Rents In London Expected To Continue Rising It is that time of year again when estate agents, and other property professionals, predict what the property market in London will look like in 2013, and most experts, whether Mayfair estate agents or Primrose Hill estate agents, agree that property values and rents are likely to rise further next year. With the UK economy now technically out of recession and growing signs that mortgage lending conditions are improving, confidence in London’s property market is strengthening, with prices generally expected to increase in 2013. This follows on from a rather successful 2012, in which values rose by an average of 5.2% in the year to September, according to the latest data from the Office for National Statistics. Just over a third of people surveyed by the Halifax recently predicted that the average UK home price will rise over the next year, led by capital gains in central London. Trevor Abrahamson, head of Glentree Estates, said: “We are building five per cent of the properties we need in the Capital and new development is as constrained as ever before by the labyrinthine planning processes and acute shortage of funding for property development. Therefore these factors conspire to reduce the supply whilst the demand remains steady and for this reason I don’t believe prices will ease.” Aside from higher property prices, market experts are also projecting that rents in central London will increase further next year, on the back of a shortage of houses and apartments to rent in central London.
Existing market conditions mean that rental price growth in the capital will almost certainly continue to outstrip the national average next year, according to Virginia EwartJames, head of residential lettings at EA Shaw, a central London specialist based in Covent Garden, who estimates that rents will continue to increase at an annual rate of five per cent during 2013. Ewart-James commented: “There is still good demand for rental properties which will continue to strengthen as London grows further as a hub and a popular place to live and work. London is still seen to have the best education in the world and remains an attractive option for studying. Students in particularly, are bringing in good budgets; often paying six months in advance, and proving to be valuable and lucrative tenants within residential lettings.” Demand is generally greatest for apartments and houses to rent in central London which are priced under £1,000 according to Marsh & Parsons.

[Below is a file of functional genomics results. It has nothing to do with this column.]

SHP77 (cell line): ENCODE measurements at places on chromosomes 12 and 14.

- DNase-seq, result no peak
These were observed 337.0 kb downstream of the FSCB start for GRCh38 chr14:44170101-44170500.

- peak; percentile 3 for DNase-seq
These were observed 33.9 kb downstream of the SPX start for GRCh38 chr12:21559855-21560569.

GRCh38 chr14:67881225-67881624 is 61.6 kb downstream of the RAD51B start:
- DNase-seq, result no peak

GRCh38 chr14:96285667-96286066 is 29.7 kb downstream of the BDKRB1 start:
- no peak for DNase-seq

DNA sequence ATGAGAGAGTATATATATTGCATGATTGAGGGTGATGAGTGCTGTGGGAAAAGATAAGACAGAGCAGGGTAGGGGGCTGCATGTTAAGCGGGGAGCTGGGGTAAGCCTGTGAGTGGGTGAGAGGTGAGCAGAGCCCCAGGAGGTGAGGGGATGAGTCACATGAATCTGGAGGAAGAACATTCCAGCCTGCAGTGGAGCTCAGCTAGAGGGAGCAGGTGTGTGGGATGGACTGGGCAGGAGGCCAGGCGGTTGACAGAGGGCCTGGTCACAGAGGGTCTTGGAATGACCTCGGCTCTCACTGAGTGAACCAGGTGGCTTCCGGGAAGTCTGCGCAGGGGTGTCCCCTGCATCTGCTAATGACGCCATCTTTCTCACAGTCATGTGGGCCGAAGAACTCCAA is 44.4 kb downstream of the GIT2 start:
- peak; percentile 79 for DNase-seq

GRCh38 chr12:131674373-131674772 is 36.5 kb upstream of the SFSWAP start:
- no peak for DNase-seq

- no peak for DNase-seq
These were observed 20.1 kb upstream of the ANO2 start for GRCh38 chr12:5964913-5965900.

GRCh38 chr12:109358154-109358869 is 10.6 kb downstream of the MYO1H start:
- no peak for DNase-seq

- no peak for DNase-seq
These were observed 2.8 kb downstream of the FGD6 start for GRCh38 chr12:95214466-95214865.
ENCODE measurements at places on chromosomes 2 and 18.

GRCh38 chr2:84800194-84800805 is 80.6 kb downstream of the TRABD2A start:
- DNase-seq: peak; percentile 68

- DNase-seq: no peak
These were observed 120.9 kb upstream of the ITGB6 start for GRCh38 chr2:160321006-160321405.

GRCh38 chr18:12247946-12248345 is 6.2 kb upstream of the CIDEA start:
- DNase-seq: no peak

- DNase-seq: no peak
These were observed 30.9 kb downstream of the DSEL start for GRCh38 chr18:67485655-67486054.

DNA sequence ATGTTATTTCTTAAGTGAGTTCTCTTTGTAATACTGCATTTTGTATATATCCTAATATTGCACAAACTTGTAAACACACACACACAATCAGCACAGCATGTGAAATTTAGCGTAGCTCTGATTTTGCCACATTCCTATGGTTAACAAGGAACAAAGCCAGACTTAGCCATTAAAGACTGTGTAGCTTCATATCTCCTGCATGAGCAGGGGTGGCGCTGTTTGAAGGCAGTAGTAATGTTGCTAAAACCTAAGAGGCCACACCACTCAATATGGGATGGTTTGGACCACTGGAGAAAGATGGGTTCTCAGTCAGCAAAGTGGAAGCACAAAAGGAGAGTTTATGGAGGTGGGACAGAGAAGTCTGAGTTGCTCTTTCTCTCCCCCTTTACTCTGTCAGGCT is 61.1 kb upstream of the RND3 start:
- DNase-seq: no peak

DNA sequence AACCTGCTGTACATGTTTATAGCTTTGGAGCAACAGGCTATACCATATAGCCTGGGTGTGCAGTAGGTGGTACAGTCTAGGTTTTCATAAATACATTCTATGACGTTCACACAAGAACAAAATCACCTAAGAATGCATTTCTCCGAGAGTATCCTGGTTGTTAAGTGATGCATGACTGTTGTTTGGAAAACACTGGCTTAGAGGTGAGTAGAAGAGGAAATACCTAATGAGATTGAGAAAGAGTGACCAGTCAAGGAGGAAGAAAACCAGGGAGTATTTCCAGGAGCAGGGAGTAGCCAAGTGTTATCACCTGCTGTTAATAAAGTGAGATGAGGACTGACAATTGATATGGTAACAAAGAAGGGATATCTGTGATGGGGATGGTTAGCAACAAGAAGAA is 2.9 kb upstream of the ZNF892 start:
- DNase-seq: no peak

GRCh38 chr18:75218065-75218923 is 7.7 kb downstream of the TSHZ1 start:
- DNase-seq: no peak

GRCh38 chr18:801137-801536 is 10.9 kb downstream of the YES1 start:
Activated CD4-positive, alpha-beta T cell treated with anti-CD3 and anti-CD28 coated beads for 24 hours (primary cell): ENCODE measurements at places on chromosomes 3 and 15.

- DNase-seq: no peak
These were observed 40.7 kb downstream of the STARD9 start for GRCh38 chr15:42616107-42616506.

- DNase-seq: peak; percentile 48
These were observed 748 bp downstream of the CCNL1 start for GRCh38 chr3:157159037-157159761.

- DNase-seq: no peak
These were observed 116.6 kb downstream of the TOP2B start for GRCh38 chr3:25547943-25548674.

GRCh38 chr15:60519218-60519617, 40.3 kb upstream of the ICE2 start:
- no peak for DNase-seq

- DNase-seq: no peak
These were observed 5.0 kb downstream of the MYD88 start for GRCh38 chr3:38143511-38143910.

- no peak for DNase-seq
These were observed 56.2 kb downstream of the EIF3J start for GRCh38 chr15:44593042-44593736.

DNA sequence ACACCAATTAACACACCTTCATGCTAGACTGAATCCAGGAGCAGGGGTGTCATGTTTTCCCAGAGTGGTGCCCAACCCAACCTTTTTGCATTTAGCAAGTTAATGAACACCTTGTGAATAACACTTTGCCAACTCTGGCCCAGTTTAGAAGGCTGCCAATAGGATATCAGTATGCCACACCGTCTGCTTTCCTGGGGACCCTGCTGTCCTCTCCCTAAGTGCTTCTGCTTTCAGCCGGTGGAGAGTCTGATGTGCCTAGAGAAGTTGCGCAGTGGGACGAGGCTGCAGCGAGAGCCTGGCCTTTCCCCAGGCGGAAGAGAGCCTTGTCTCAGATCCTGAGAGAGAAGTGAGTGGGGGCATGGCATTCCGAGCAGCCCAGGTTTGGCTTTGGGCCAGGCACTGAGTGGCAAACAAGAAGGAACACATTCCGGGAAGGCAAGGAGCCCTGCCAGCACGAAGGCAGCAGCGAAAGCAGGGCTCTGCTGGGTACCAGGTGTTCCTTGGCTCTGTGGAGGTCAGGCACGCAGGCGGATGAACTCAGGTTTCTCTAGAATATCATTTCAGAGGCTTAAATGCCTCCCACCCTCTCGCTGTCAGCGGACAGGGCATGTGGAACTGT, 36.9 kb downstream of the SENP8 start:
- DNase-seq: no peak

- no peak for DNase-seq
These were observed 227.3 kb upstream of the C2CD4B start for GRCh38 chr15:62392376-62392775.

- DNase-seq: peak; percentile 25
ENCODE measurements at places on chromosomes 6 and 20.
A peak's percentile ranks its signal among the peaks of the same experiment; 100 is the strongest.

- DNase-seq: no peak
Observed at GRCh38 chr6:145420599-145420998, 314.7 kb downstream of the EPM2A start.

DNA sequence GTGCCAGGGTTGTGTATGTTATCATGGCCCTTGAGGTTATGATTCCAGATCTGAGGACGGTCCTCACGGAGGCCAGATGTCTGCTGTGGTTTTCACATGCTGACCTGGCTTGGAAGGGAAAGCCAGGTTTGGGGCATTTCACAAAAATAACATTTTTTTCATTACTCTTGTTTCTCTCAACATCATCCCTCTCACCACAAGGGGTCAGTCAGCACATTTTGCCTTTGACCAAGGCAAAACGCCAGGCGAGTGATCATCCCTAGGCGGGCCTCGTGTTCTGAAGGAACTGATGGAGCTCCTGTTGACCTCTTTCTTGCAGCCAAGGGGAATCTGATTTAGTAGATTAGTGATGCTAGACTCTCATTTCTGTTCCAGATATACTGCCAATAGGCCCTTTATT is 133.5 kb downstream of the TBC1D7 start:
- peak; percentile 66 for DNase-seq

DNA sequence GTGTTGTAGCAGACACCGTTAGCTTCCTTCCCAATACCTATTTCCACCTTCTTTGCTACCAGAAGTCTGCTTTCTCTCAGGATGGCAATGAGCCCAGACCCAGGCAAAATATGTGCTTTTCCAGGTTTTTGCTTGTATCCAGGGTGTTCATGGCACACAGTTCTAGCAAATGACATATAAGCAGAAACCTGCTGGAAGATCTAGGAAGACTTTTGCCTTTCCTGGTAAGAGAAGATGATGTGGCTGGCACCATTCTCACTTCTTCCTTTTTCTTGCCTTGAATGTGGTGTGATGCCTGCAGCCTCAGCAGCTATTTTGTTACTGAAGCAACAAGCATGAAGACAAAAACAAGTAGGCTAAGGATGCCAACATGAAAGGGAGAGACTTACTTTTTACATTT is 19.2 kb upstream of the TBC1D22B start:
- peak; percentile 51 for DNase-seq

“The more buoyant sub £1,000 a week market has seen a strong performance,” said Peter Rollings, CEO of Marsh & Parsons. “Based on current trends, Marsh & Parsons expect rents in this segment of the market to rise by a further eight to ten per cent in 2013.” The hike in rental values in central London has convinced many homeowners thinking of selling their property to let their home instead, according to leading estate agents Sandfords. Julia Garber of Sandfords said: “High rents have persuaded many property owners to remove their flats and houses from the sales market and let them out instead. “Landlords can still expect excellent returns on their investment, but our advice is to be flexible on the rent to prevent extended voids.”
Until there is a major rise in house building activity, it is highly unlikely that the supply of homes in the capital will never meet growing demand for properties which could result in further rental price rises beyond 2013.